Detroit is, in many ways, a city of contrasts. There is wealth next to poverty. There is educational excellence near schools that struggle. And in one of the most dramatic examples, there is the downtown compared to some of the city’s residential neighborhoods.
But where one person might see open lots and blight, others see a blessing. That’s right – a blessing of well-constructed single-family homes built with the kind of skill you cannot easily find any more. Thankfully, there are a lot of people that feel optimistic about Detroit’s residential areas and they are coming together this month to talk about Detroit’s neighborhoods.
The event – aptly titled Neighborhoods in America’s Legacy Cities: A Dialogue in Detroit – takes place Sept. 13-16 at the McGregor Conference Center on the Wayne State University campus. But there also will be tours, dinners and more within Detroit’s blossoming neighborhoods, including Corktown, Grandmont Rosedale and the Villages.
Conference attendees (and, yes, there is still time to register) include planning professional, academics, community leaders, residents and more. They come from both the city and around the nation. The goal is to talk about Detroit but also discuss the larger issue of what organizers describe as “America’s Legacy Cities,” where long-term population loss and economic shifts have created challenges that affect culture, historic resources and beyond.
Organizer Mollie Olinyk (LEED® AP BD+C) is a Cultural Resource Management Specialist for the Michigan State Historic Preservation Office. She is thrilled this conference is not only set in Detroit but brings a diversity of voices, viewpoints and perspectives to the significant issues Detroit faces – but with the optimistic outlook of believing Detroit is blessed with strong housing stock and unlimited possibility.
The Legacy Cities/Dialogue in Detroit conference focuses on four areas: Preservation as a Tool; Legacy Cities Today and Tomorrow; Neighborhood Transformation and Preservation; and Public Health. Panel discussions, breakout groups and other conversations, such as informal dinner get-togethers, will go over these topics and explore others as well.
“Detroit has had so much emphasis placed on its downtown; everyone looks at the revitalization efforts there by large property owners and businesses,” Olinyk said. “But this conference focuses on the neighborhoods – where Detroiters live. It’s not about the lofts or apartments going in downtown. It’s about the wealth of single-family homes and so many wonderful neighborhoods with great housing stock.”
But this conference is about reality as well. What happens when you have empty or abandoned homes next to thriving ones? How do you fill spaces left by demolition? How do you make the city viable for the population already here and newcomers?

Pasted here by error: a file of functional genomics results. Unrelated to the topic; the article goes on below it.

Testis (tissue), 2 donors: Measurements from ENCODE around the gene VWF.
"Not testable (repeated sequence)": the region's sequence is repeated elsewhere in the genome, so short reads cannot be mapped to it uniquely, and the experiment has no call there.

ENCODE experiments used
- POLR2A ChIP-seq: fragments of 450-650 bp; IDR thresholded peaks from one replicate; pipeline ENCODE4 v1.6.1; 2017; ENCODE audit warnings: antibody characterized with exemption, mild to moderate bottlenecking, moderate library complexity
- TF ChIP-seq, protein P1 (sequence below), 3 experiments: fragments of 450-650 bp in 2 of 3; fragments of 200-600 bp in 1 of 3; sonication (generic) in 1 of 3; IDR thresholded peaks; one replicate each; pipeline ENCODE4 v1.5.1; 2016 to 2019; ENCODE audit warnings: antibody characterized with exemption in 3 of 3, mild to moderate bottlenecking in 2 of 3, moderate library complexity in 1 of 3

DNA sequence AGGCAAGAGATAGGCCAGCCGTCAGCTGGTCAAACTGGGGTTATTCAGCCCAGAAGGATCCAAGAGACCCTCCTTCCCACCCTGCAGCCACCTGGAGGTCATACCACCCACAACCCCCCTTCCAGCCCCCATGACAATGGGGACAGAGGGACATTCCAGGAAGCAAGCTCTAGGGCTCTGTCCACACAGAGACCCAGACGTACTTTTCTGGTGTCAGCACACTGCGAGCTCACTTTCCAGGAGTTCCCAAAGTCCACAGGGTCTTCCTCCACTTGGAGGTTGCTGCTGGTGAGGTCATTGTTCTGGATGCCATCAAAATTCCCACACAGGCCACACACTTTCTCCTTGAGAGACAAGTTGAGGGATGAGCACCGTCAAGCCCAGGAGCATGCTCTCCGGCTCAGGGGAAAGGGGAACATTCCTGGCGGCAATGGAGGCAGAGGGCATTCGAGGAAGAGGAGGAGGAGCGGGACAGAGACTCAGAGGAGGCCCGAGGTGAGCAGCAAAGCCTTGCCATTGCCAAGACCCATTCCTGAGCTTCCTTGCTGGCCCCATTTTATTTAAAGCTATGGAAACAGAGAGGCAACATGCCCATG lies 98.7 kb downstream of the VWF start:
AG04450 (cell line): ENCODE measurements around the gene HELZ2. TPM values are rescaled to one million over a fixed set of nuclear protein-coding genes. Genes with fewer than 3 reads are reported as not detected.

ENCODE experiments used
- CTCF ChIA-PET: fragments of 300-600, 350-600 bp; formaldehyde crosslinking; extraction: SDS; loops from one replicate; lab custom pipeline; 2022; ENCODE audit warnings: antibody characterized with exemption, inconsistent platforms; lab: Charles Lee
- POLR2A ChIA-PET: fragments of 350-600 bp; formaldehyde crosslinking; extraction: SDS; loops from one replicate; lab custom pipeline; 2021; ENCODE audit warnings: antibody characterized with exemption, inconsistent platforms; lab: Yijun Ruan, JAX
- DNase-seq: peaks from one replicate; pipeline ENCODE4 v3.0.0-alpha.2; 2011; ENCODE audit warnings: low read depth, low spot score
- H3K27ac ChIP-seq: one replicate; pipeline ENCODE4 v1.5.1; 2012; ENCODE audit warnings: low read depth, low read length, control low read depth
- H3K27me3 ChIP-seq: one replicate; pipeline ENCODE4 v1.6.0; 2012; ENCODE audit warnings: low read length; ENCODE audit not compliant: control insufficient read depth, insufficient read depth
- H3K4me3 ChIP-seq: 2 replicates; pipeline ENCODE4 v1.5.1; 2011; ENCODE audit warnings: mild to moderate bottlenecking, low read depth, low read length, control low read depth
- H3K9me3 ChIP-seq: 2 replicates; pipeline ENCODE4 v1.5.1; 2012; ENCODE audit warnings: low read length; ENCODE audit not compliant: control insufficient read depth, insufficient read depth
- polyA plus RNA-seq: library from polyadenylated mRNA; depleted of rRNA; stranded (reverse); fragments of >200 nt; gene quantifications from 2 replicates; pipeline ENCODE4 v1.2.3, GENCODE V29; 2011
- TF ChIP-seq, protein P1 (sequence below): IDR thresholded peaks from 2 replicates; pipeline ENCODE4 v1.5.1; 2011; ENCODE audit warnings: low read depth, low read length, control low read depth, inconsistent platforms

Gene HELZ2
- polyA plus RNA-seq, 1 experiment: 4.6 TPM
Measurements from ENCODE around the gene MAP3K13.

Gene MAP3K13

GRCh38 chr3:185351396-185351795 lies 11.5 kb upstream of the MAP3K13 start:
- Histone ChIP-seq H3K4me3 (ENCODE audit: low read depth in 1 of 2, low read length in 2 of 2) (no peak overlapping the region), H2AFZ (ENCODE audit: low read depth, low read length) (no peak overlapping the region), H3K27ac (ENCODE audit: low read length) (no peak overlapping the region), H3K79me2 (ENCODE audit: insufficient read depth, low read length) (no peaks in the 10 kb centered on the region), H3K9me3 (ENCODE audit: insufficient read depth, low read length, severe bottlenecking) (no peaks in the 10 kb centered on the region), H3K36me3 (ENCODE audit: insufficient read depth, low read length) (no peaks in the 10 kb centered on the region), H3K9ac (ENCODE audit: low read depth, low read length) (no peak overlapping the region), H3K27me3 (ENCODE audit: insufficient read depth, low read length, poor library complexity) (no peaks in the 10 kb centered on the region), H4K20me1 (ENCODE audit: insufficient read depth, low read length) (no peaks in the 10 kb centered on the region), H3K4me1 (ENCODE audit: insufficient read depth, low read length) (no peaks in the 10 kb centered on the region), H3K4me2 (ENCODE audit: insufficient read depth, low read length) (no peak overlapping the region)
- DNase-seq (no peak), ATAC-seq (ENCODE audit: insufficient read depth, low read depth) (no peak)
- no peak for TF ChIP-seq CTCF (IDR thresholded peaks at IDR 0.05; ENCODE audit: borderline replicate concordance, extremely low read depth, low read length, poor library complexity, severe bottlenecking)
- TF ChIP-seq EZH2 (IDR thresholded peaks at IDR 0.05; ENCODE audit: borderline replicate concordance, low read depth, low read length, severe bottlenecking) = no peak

“(Detroit’s neighborhoods) are an opportunity; but some see them as a burden. So the question we want to answer is: How do you revitalize a Legacy City like Detroit?” Olinyk asked. “We define a Legacy City as those post-industrial giants that grew quickly and helped grow our country. Now, they are in a post-industry period, facing population loss and abandonment. How do we make Newark, Cleveland, Buffalo, Detroit viable for the population there? How do you encourage people who want to make Detroit their home?”
The topics covered are broad but are part of a larger conversation around cities – Detroit in specific, but all large metro areas in general. When you tear down a house, what do you do about debris? Lead abatement? Streetscapes with holes in them?
If you don’t have large-scale public transportation, how do you create walkability? How do you boost transportation options? What about safety issues for all?
What about legacy issues? Maybe a family has lived in a neighborhoods for generations only to find they are now priced out of that area because of development. These are all issues that Legacy Cities must face, evaluate, plan around and take action on with some speed, Olinyk said.
• One keynote speaker not to miss is Maurice Cox, a nationally respected community designer and leader of the public interest design movement. He currently is planning director for the city of Detroit.
• The Economic Development of Neighborhoods panel: These superstars, including Executive Director of the Grandmont Rosedale Development Corporation Tom Goddeeris and Live6 Active Director Lauren Hood, will talk about everything that goes into making a neighborhood economically viable. This includes everything from residential development to commercial cores.
• The Anchor Institutions panel: Speakers from Tech Town, Wayne State University and University of Detroit Mercy will talk about how Detroit’s large institutions are helping to stabilize Detroit’s neighborhoods.
For more information on Neighborhoods in America’s Legacy Cities: A Dialogue in Detroit, go to https://dialogueindetroit.org/.
Images courtesy blogthedetroithub.com